Demand Reduction: Critical Next Step in the Fight Against Sex Trafficking

Vol. 42 No. 4


Abigail L. Kuzma ( is director and chief counsel of Consumer Protection and a senior policy advisor in the Office of the Indiana Attorney General in Indianapolis.

Prosecutors as well as prominent nonprofits such as Polaris Project, Shared Hope International, and Demand Abolition agree that reducing demand for commercial sex is critical to reducing sex trafficking. Sex trafficking is a worldwide human rights violation perpetrated by traffickers who sexually exploit children and use vulnerable persons in commercial sex through force, fraud, or coercion. Contrary to popular belief, research indicates that commercial sex/prostitution is not a victimless crime. In fact, persons used in commercial sex are frequently subjected to appalling acts of violence such as physical abuse, beatings, and being threatened with a weapon. The average age of death for prostituted persons is 34; the practice has a “workplace” homicide rate nearly seven times higher than that experienced by male taxi drivers—the vulnerable workers of the next most-dangerous occupation. Research indicates that pimps typically take all or most of the money and, far from protecting or managing their “stable” of girls, they force women and children to earn nightly monetary quotas to avoid beatings. Pimps even “brand” those under their control with tattoos of their names or symbols such as bar codes to demonstrate ownership of the girls they control. These cases involve staggering amounts of violence: one girl was beaten, forced naked into a cold shower, covered with ice, and then made to stand in front of an air conditioner for 30 minutes; one survivor was dragged on the street by her hair from a moving vehicle; other victims were beaten repeatedly until they died. One pimp explained, “It’s impossible to protect all girls from guys [like us] . . . . We eat, drink and sleep thinking of ways to trick young girls into doing what we want.”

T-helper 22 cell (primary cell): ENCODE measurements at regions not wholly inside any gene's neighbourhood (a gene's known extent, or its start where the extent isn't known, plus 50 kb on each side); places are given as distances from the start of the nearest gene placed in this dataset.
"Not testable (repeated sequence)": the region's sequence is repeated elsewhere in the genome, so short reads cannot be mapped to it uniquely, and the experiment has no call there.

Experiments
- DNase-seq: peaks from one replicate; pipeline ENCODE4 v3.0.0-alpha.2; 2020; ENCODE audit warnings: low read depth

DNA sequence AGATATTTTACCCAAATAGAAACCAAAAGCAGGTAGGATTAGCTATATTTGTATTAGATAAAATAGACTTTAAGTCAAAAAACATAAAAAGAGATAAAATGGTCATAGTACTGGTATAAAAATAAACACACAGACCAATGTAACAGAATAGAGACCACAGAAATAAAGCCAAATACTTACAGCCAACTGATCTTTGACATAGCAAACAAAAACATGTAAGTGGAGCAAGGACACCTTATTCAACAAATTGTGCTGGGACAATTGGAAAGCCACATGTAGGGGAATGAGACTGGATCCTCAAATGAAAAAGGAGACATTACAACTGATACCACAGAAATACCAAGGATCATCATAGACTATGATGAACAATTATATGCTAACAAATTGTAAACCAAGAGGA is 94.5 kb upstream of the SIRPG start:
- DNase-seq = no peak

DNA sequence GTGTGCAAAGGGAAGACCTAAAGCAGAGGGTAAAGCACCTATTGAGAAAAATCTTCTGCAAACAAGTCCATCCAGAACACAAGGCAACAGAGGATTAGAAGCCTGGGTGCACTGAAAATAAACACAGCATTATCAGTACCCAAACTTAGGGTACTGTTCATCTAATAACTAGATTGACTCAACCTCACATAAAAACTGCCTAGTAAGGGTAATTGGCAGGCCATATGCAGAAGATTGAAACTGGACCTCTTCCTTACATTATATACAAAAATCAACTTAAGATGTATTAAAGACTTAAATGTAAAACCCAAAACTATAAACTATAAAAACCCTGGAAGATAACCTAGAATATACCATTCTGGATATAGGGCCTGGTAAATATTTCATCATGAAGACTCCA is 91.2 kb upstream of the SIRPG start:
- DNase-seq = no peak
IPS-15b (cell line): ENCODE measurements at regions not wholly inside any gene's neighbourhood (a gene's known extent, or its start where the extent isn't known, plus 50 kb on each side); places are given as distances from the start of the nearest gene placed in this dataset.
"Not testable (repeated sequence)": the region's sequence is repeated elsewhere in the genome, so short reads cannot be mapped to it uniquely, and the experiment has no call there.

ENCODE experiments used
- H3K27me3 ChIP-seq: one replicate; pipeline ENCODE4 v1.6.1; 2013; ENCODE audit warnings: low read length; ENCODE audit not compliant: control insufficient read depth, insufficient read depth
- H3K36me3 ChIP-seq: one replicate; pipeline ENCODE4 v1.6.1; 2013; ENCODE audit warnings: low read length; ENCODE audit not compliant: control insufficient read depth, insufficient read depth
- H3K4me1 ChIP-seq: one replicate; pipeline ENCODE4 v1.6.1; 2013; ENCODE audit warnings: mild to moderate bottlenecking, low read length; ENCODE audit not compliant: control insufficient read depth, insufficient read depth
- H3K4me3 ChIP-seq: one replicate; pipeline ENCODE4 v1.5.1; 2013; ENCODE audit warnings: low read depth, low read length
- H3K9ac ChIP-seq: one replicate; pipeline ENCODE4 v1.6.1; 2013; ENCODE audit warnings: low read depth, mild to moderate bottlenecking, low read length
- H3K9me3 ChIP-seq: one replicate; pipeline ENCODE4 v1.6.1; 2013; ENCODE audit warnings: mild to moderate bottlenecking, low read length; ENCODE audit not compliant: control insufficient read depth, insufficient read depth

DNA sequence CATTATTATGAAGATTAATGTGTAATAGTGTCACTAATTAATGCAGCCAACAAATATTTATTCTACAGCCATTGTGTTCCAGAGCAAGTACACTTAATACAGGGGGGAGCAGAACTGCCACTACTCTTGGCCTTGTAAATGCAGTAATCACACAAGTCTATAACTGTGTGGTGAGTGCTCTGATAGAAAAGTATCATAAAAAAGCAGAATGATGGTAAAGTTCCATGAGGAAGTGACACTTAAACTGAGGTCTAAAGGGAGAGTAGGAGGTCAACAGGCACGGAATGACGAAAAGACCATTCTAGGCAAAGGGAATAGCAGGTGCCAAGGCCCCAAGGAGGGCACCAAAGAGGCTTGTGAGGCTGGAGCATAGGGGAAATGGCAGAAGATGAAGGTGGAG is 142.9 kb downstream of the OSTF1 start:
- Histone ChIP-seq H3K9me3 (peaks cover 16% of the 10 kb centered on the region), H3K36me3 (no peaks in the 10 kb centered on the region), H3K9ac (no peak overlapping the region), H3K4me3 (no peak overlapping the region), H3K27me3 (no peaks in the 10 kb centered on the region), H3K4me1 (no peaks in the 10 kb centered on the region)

A Worldwide Epidemic

Human trafficking has become a worldwide epidemic. It is a $32 billion per year criminal industry, making it the second largest and fastest-growing crime worldwide, just behind the drug trade. Worse, human traffickers typically target the most vulnerable people in society, such as children. The U.S. Department of State has indicated that over a million children worldwide are exploited by the commercial sex trade each year and that some 161 countries are affected by human trafficking. In the United States, 12–14 is the average age at which children are first used in commercial sex; in other countries, the average age may be even younger.

This epidemic impacts both developed and developing countries. In fact, the wealthiest countries, such as the United States, are identified as “destination” countries, those where trafficking victims are taken to be abused by others. According to BBC News, many international trafficking scenarios involve victims trafficked from countries plagued by poverty or political upheaval, such as Ukraine, Russia, Lithuania, Belarus, Bulgaria, Romania, Moldova, Albania, and other Eastern European countries, as well as Thailand and Nigeria. This makes sense when one considers that developed countries have the money to purchase what they want—even human beings. But make no mistake: the United States and many other countries also abuse their own. For example, one summary of data in the U.S. Department of Justice Human Trafficking Reporting System indicated that U.S. citizens constituted 83 percent of sex trafficking victims.

Sex Trafficking Victims: Easily Hidden

How can this happen in countries like the United States, which has strong laws to prosecute perpetrators of human trafficking and a rule-of-law culture that supports enforcement of those laws? Part of the problem lies in the ease with which sex trafficking victims may be hidden. Like victims of domestic violence, sex trafficking victims are typically removed and isolated from any sources of protection such as their families or communities. Their movements are controlled; they are forced to sleep and eat where the trafficker dictates, away from prying eyes and controlled by physical violence and psychological manipulation. Victims do not run away from their captors because they fear retribution such as beatings or threats against their families or because they have been manipulated to believe that the trafficker cares for them. While some trafficked victims are sold, kidnapped, or abducted, many underage victims are lured by false promises of love and support. They may be holding out hope that, if they can just do everything right, things will get better. Many have come from disadvantaged backgrounds and believe they have no place to escape to or they may be too ashamed to return to their families of origin. In fact, underage trafficked victims rarely identify themselves as victims. They are told that they are criminals and that law enforcement will jail or deport them rather than rescue and recover them. Unfortunately, an officer who has not been trained to identify trafficked victims may, in fact, treat the victim like a criminal, rather than a victim.